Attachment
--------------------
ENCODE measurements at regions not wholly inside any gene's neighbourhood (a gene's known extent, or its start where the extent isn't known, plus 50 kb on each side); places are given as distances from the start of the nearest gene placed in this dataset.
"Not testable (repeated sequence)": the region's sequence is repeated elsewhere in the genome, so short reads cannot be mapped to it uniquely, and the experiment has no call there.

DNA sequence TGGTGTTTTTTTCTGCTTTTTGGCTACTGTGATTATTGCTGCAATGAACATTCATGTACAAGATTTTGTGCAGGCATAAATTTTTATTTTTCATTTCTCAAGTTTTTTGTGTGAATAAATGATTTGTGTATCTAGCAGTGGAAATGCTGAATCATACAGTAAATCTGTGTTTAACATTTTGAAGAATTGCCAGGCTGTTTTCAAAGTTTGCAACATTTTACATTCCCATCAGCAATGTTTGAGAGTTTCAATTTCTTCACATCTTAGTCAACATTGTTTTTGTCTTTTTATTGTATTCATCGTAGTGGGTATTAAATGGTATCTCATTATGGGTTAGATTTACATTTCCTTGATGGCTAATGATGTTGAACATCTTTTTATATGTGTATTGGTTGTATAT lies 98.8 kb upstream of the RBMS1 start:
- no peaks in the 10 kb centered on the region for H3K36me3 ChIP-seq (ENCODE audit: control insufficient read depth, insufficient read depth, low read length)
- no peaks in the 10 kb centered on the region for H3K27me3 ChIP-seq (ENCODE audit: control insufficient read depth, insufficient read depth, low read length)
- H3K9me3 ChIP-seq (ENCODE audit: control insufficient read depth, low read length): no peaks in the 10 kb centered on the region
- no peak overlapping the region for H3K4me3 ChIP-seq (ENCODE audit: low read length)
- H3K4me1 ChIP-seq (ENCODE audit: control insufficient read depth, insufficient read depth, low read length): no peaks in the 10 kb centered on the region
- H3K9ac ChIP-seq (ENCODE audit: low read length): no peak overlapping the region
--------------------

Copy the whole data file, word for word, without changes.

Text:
ENCODE measurements at regions not wholly inside any gene's neighbourhood (a gene's known extent, or its start where the extent isn't known, plus 50 kb on each side); places are given as distances from the start of the nearest gene placed in this dataset.
"Not testable (repeated sequence)": the region's sequence is repeated elsewhere in the genome, so short reads cannot be mapped to it uniquely, and the experiment has no call there.

DNA sequence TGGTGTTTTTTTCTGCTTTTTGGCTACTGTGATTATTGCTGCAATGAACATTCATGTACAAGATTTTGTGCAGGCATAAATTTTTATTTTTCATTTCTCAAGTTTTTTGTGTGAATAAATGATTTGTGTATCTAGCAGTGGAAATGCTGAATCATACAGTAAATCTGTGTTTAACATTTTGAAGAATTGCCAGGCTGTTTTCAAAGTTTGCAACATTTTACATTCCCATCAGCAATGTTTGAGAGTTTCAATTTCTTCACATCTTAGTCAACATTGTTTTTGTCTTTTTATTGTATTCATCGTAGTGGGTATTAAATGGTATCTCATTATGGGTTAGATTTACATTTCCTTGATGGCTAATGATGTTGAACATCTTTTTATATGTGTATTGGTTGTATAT lies 98.8 kb upstream of the RBMS1 start:
- no peaks in the 10 kb centered on the region for H3K36me3 ChIP-seq (ENCODE audit: control insufficient read depth, insufficient read depth, low read length)
- no peaks in the 10 kb centered on the region for H3K27me3 ChIP-seq (ENCODE audit: control insufficient read depth, insufficient read depth, low read length)
- H3K9me3 ChIP-seq (ENCODE audit: control insufficient read depth, low read length): no peaks in the 10 kb centered on the region
- no peak overlapping the region for H3K4me3 ChIP-seq (ENCODE audit: low read length)
- H3K4me1 ChIP-seq (ENCODE audit: control insufficient read depth, insufficient read depth, low read length): no peaks in the 10 kb centered on the region
- H3K9ac ChIP-seq (ENCODE audit: low read length): no peak overlapping the region